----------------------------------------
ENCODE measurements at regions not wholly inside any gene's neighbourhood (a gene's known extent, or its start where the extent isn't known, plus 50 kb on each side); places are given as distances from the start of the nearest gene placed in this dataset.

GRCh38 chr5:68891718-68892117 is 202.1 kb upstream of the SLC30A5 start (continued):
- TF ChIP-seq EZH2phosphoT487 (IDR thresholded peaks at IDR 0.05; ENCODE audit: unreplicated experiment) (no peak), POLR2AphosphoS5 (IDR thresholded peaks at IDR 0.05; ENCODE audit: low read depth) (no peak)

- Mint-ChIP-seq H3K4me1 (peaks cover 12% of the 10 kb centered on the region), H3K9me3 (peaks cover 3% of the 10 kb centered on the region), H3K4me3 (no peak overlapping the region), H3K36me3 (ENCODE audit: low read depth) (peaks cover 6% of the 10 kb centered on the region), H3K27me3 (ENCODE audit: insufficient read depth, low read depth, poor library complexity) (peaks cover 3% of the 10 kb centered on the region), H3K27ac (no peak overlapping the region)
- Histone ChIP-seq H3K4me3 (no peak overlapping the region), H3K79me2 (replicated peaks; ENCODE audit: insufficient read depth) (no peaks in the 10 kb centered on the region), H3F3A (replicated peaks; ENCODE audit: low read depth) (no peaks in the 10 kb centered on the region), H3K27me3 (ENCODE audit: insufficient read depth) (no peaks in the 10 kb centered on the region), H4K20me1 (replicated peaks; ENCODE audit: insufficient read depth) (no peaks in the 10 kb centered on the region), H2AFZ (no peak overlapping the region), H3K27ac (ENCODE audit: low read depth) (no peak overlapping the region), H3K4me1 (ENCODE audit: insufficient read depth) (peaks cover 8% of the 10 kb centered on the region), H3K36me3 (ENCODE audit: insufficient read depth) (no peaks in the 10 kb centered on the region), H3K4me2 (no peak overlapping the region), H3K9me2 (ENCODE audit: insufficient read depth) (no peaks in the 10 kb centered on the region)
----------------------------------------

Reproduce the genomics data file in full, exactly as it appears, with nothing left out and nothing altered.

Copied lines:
ENCODE measurements at regions not wholly inside any gene's neighbourhood (a gene's known extent, or its start where the extent isn't known, plus 50 kb on each side); places are given as distances from the start of the nearest gene placed in this dataset.

GRCh38 chr5:68891718-68892117 is 202.1 kb upstream of the SLC30A5 start (continued):
- TF ChIP-seq EZH2phosphoT487 (IDR thresholded peaks at IDR 0.05; ENCODE audit: unreplicated experiment) (no peak), POLR2AphosphoS5 (IDR thresholded peaks at IDR 0.05; ENCODE audit: low read depth) (no peak)

- Mint-ChIP-seq H3K4me1 (peaks cover 12% of the 10 kb centered on the region), H3K9me3 (peaks cover 3% of the 10 kb centered on the region), H3K4me3 (no peak overlapping the region), H3K36me3 (ENCODE audit: low read depth) (peaks cover 6% of the 10 kb centered on the region), H3K27me3 (ENCODE audit: insufficient read depth, low read depth, poor library complexity) (peaks cover 3% of the 10 kb centered on the region), H3K27ac (no peak overlapping the region)
- Histone ChIP-seq H3K4me3 (no peak overlapping the region), H3K79me2 (replicated peaks; ENCODE audit: insufficient read depth) (no peaks in the 10 kb centered on the region), H3F3A (replicated peaks; ENCODE audit: low read depth) (no peaks in the 10 kb centered on the region), H3K27me3 (ENCODE audit: insufficient read depth) (no peaks in the 10 kb centered on the region), H4K20me1 (replicated peaks; ENCODE audit: insufficient read depth) (no peaks in the 10 kb centered on the region), H2AFZ (no peak overlapping the region), H3K27ac (ENCODE audit: low read depth) (no peak overlapping the region), H3K4me1 (ENCODE audit: insufficient read depth) (peaks cover 8% of the 10 kb centered on the region), H3K36me3 (ENCODE audit: insufficient read depth) (no peaks in the 10 kb centered on the region), H3K4me2 (no peak overlapping the region), H3K9me2 (ENCODE audit: insufficient read depth) (no peaks in the 10 kb centered on the region)